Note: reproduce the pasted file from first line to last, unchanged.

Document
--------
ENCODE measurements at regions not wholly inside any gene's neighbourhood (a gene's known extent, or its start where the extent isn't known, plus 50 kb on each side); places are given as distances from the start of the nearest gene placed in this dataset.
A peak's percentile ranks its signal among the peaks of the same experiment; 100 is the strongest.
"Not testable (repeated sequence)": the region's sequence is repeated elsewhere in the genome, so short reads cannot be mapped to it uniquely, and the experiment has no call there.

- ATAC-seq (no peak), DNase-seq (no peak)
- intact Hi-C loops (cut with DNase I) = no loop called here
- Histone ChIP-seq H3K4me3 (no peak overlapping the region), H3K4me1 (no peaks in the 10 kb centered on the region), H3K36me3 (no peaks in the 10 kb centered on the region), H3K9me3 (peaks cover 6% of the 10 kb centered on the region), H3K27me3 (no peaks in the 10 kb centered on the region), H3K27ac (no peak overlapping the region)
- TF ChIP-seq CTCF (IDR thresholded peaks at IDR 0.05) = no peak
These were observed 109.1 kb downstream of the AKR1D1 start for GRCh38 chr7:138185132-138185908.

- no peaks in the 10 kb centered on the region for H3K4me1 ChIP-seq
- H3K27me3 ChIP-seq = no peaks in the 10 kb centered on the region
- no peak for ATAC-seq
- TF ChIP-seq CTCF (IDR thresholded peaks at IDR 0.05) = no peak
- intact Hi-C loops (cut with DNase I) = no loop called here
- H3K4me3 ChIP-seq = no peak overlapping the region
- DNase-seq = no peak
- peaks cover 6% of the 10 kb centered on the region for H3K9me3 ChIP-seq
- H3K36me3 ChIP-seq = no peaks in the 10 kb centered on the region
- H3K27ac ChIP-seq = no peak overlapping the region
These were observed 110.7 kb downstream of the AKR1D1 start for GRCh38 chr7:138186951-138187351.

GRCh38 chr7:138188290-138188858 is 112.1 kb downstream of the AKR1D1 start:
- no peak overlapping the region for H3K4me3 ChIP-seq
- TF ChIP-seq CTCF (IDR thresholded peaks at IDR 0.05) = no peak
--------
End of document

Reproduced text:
ENCODE measurements at regions not wholly inside any gene's neighbourhood (a gene's known extent, or its start where the extent isn't known, plus 50 kb on each side); places are given as distances from the start of the nearest gene placed in this dataset.
A peak's percentile ranks its signal among the peaks of the same experiment; 100 is the strongest.
"Not testable (repeated sequence)": the region's sequence is repeated elsewhere in the genome, so short reads cannot be mapped to it uniquely, and the experiment has no call there.

- ATAC-seq (no peak), DNase-seq (no peak)
- intact Hi-C loops (cut with DNase I) = no loop called here
- Histone ChIP-seq H3K4me3 (no peak overlapping the region), H3K4me1 (no peaks in the 10 kb centered on the region), H3K36me3 (no peaks in the 10 kb centered on the region), H3K9me3 (peaks cover 6% of the 10 kb centered on the region), H3K27me3 (no peaks in the 10 kb centered on the region), H3K27ac (no peak overlapping the region)
- TF ChIP-seq CTCF (IDR thresholded peaks at IDR 0.05) = no peak
These were observed 109.1 kb downstream of the AKR1D1 start for GRCh38 chr7:138185132-138185908.

- no peaks in the 10 kb centered on the region for H3K4me1 ChIP-seq
- H3K27me3 ChIP-seq = no peaks in the 10 kb centered on the region
- no peak for ATAC-seq
- TF ChIP-seq CTCF (IDR thresholded peaks at IDR 0.05) = no peak
- intact Hi-C loops (cut with DNase I) = no loop called here
- H3K4me3 ChIP-seq = no peak overlapping the region
- DNase-seq = no peak
- peaks cover 6% of the 10 kb centered on the region for H3K9me3 ChIP-seq
- H3K36me3 ChIP-seq = no peaks in the 10 kb centered on the region
- H3K27ac ChIP-seq = no peak overlapping the region
These were observed 110.7 kb downstream of the AKR1D1 start for GRCh38 chr7:138186951-138187351.

GRCh38 chr7:138188290-138188858 is 112.1 kb downstream of the AKR1D1 start:
- no peak overlapping the region for H3K4me3 ChIP-seq
- TF ChIP-seq CTCF (IDR thresholded peaks at IDR 0.05) = no peak